Excerpt: Bobby’s life in the small village
Bobby lives with his mom, Alice, in a small century house squatted on the outskirts of the cozy town.
He lost his sight in an accident when he was 5 years old and as a highly sensitive boy, had withdrawn deep inside himself. Both his world and his tender young life had been thrown into aloneness and darkness.
While his parents tried everything to reach him, they were locked out by his pain-filled discouragement and sadness.
Then to make matters worse, his father died a year later of cancer that nearly broke Bobby’s spirit.
His life was plunged into further emotional darkness.
This left Bobbie and his mom, to get by on the meager proceeds of the insurance policy, a stipend pension from the Feed and Grain Company were his father had worked since he was a kid and her small salary from Stella’s Fabric and Clothing store where she’s employed as a sales clerk.
Lassie is Bobby’s best friend and companion.
She is not a seeing-eye dog. It’s nothing like that.
Lassie found Bobby one day on her way into town from who knows where. She just showed up thin, hungry and tired. Since no one recognized her, Bobby got to keep her.
It was hard to tell the dog’s age. Let’s just say by the look of her, she was experienced in the ways of the world: a survivor.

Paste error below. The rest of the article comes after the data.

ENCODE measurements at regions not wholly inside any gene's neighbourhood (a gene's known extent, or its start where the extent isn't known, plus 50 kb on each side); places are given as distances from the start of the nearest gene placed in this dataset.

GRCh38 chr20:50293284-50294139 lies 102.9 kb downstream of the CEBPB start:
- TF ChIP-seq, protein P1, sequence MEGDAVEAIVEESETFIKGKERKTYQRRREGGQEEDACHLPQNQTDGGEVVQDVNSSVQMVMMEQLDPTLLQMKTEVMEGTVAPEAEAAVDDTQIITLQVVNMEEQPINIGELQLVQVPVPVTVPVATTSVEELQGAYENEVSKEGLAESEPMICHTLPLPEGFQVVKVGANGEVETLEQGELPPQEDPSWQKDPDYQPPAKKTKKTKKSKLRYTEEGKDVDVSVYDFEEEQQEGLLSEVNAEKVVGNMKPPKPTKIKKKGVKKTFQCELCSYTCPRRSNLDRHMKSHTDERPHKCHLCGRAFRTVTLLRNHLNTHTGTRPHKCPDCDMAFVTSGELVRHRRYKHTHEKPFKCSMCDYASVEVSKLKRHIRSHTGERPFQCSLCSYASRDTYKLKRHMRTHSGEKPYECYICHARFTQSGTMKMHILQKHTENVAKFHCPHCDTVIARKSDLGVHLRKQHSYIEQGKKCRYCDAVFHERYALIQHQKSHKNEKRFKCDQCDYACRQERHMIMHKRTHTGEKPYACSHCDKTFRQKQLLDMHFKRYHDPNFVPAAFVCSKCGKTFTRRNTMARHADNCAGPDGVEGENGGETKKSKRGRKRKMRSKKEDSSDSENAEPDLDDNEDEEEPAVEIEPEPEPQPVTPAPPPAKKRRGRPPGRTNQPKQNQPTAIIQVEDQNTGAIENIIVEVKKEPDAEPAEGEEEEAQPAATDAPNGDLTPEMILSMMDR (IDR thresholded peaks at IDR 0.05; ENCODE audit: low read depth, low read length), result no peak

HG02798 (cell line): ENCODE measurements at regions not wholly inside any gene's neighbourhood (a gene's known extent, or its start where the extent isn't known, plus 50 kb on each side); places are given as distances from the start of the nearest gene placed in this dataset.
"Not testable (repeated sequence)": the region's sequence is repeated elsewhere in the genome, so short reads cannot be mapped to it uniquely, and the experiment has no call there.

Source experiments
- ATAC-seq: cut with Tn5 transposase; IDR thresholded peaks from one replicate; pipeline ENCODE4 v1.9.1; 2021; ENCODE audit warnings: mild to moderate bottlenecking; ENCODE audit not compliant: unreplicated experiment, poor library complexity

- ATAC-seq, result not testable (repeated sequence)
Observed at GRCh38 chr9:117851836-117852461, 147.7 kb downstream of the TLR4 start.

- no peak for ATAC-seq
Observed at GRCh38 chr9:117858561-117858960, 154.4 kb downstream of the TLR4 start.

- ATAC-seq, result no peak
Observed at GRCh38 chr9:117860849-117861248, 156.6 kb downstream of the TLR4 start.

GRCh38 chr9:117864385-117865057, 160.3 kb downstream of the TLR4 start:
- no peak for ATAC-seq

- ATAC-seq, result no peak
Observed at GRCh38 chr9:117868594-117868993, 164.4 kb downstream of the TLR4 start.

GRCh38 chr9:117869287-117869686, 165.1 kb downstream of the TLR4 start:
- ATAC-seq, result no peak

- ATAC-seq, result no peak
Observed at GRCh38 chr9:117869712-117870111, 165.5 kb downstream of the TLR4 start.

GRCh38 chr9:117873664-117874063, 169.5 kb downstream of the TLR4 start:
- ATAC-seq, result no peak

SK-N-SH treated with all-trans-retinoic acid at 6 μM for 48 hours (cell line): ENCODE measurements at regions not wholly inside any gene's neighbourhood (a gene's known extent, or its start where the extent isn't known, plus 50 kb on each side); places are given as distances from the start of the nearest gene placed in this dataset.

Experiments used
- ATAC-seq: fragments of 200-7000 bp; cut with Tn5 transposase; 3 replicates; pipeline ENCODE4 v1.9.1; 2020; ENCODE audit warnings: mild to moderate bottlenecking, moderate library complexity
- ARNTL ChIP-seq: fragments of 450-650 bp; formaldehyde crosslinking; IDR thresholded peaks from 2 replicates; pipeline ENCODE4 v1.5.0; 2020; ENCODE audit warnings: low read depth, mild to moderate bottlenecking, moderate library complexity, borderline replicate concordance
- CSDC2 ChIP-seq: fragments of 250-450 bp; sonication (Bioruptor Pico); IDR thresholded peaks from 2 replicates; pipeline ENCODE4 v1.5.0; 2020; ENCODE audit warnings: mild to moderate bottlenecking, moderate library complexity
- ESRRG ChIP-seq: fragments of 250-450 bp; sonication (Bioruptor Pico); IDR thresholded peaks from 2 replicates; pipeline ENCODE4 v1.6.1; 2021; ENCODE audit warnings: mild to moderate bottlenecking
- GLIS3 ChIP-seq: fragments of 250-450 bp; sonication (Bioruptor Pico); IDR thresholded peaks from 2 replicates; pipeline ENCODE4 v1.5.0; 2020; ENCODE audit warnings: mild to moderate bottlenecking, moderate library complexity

Lassie was attracted to Bobby from the start. Maybe she felt a little of herself in Bobby – a spiritual kinship being a loner, different from the others.
There had been an instant and mutual attraction – as though it was meant to be.
Bobby thought she might have come initially by train and walked the long, hot country miles, until she found what, or who she was looking for.
Sure enough, when Lassie first heard the subtle, rhythmic tap-tap-tap of Bobby’s cane, and laid her hooded eyes on him, her knowing heart told her she knew her journey had come to an end. Her purpose had just begun.
Bobby chose her name from a book his mom had once read to him and he’d always wanted to have a ‘Lassie’ of his own. The time never came, until now.
Alice thought Lassie would be good for Bobby because she could offer him a special companionship that a sensitive young boy like him especially needed at this time.
The other boys at school looked at Bobby as an ‘outsider’ who couldn’t run, swim, bicycle, and play ball or soccer, like the rest of them.
He was often alone and not invited to play.
There was a small group of older boys, actually bullies, who could be very mean and sarcastic towards Bobby.
They would mimic Bobby’s awkward limp and grab his cane from him, which would later turn up, or not, in a field or behind a house.
If only he could see again and have real friends to play with, he thought.
Having to find his way in a strange new world that others couldn’t imagine often made him feel so alone, angry, confused and frustrated.
It was hard to hear the name-calling, snickers and laughter behind his back. Bobby wondered if he would ever trust anyone, or get over the hurt, and the feeling of not being the same as others.
Thank goodness he now had Lassie he could spend his time with and talk to, who would play with him and shower him with kisses.
The day Lassie had come into his life was the best day ever and he felt things might now begin to change, though he didn’t know how.